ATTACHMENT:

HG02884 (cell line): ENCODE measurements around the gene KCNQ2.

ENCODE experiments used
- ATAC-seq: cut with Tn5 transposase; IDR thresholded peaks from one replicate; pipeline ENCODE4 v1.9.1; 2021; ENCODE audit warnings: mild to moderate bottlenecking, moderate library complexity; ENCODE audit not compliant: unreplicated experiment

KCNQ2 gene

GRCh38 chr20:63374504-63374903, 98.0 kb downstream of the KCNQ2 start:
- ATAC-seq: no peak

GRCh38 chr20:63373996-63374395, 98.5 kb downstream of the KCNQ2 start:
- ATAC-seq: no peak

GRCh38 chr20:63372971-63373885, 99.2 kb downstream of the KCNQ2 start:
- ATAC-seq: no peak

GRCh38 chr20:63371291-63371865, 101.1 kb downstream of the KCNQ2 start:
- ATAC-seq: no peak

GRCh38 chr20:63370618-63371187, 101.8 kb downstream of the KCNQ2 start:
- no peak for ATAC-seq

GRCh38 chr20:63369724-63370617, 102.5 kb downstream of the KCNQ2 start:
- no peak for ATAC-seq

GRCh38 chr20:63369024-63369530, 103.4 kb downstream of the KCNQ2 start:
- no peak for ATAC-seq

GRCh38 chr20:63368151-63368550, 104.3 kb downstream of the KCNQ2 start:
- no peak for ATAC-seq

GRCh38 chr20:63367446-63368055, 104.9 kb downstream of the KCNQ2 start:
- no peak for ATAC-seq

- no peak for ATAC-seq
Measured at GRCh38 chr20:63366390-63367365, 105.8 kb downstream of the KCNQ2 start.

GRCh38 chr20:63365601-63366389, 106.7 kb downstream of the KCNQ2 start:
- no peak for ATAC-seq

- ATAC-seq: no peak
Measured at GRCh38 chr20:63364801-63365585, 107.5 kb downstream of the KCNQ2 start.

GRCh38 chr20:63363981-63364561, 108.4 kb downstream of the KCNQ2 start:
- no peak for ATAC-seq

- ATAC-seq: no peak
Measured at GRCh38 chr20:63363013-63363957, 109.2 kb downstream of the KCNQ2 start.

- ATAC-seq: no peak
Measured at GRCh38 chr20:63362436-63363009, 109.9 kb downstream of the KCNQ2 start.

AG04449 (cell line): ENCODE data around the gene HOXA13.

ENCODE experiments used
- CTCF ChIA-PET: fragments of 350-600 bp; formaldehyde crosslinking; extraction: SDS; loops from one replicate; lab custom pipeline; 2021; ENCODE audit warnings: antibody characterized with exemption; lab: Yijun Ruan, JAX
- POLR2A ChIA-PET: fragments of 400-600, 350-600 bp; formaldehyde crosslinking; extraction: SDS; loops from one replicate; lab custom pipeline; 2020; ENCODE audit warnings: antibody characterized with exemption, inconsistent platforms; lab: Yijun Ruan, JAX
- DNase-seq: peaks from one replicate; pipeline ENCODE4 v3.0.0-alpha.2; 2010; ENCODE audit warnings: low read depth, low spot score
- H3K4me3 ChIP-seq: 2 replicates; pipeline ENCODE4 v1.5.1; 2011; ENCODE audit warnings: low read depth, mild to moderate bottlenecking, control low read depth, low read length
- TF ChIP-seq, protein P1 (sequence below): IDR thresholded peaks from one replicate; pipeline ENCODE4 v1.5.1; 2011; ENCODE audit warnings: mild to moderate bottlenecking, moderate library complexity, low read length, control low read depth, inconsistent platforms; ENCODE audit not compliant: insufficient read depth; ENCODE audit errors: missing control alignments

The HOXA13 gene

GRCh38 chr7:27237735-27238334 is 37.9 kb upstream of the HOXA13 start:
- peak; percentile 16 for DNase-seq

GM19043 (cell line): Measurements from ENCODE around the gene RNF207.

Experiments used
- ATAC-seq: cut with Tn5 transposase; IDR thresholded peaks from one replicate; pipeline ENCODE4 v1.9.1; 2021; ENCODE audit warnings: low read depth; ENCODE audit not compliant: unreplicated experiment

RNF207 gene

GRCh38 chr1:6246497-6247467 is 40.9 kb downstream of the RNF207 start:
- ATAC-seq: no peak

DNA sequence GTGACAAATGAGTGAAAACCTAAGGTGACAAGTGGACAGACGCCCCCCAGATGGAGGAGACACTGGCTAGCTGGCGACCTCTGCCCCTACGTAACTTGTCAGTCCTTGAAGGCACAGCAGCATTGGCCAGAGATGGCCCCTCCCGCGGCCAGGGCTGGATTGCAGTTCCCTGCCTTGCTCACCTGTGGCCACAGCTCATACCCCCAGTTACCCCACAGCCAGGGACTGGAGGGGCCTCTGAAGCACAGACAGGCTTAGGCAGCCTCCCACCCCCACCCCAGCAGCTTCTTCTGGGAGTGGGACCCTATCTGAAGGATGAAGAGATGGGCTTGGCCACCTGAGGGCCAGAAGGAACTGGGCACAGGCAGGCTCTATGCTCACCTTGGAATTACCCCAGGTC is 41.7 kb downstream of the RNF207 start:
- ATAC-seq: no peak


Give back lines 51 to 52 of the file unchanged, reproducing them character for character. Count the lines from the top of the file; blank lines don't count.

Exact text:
DNA sequence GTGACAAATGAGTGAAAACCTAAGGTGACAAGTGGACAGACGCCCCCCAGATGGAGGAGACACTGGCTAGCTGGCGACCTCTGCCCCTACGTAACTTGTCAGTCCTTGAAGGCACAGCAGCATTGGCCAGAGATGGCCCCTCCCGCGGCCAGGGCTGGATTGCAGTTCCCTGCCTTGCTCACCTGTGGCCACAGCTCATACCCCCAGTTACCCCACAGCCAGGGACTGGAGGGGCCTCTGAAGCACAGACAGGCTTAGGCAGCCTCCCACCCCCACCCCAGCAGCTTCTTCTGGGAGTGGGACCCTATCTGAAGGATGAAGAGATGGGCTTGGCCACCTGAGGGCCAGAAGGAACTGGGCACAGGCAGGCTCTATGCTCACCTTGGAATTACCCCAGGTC is 41.7 kb downstream of the RNF207 start:
- ATAC-seq: no peak